Genitorturers first blew my mind when I was only 18 years old in South Florida. Years later, I caught them in Detroit, and I’m superpsyched to get to see them playing January 4th at the Howlin’ Wolf, 907 South Peters, New Orleans, LA. Not only does their music inspire mosh pits, but their stage show remains as one of the best.
The interview with sexy front woman Gen starts with a small conversation about how the show is on the same day as the Saints and Eagles playing the post season. New Orleans residents like to watch the Saints, but Gen assures that their headlining band will most likely be going on after the game is over. For those not into football, come out early, as there will be plenty to do and see at the 20th anniversary show.
During the 20 Years of Depravity show, Gen will be joined on stage by Jerry Outlaw, Sean Colpoys, and Howard Davis. Get ready to hear their first album, 120 Days of Genitorturers, in its entirety, along with selections from their other rockin’ albums. Of course, with this band, expect torture and unparalleled stage antics as well.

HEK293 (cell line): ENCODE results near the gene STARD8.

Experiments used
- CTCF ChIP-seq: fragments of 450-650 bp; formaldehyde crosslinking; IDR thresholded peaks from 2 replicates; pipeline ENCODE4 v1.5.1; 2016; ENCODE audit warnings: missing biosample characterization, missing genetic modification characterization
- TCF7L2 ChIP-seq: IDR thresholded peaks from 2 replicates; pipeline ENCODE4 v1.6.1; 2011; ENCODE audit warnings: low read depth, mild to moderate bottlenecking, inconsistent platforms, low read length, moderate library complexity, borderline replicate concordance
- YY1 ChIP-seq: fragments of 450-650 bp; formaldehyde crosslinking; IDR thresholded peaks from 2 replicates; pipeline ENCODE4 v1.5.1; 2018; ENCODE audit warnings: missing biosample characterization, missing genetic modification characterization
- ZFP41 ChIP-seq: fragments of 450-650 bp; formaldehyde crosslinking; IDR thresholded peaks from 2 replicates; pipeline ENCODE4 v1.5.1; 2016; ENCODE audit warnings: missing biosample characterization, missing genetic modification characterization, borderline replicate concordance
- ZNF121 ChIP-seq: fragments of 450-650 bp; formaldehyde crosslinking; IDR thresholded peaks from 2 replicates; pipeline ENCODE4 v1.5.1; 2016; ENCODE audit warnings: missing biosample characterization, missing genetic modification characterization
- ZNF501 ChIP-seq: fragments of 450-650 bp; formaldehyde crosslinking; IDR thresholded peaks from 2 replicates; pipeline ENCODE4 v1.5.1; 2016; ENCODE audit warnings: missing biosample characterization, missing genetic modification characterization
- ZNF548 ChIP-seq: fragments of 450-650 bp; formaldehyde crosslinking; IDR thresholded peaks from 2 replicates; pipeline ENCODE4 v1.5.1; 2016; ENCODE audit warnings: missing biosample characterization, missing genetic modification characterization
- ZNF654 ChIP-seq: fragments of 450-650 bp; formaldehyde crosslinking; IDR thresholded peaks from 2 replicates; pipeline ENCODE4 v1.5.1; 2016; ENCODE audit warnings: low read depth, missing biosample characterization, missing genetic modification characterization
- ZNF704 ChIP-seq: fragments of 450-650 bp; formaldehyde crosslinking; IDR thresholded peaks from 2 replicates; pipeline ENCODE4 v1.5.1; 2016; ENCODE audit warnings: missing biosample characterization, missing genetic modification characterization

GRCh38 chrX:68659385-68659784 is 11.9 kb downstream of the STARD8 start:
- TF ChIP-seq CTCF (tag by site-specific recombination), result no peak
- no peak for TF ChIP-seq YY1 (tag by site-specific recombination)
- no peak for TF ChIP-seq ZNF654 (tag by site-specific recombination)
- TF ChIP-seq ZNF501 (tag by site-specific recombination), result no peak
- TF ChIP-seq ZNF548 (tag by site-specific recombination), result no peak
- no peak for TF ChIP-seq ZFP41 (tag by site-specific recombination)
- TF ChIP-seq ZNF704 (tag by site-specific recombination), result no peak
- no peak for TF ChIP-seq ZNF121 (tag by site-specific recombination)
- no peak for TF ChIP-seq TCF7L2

Author Marisa Williams: How has Genitortures changed over the 20 years, and what types of things can people expect from the band in the future?
Genitorturers: We actually got a lot of cool stuff. It’s our 20-year anniversary of 120 Days of Genitorturers, our first album, our defining CD. We released independently before then, but most people know it as our first album. These shows, including the one at the Howlin’ Wolf, we are doing a special set. The band has evolved from leaps and bounds. We have originally players from ‘93 and ‘94, guys from the album, so it’s a special show for that reason, hearing songs we haven’t played in 20 years. It’s a special occasion, a lil’ diff from others; we have retro stage things from that era, a little more intense of BDSM theme of that album. Sin City was more glitzy, a lil’ dancier, lil’ more industrial, than Machine Love, more electronic. The first album was a heavy record, a lot of fun to play; it’s a pretty brutal set, kinda fun. We evolved a lot. It’s guna be fun, because we’ll play selections from other albums and eras as well.
Marisa: How was Genitorutrers selected to have one of the only multi-page spread in Hustler for a rock band?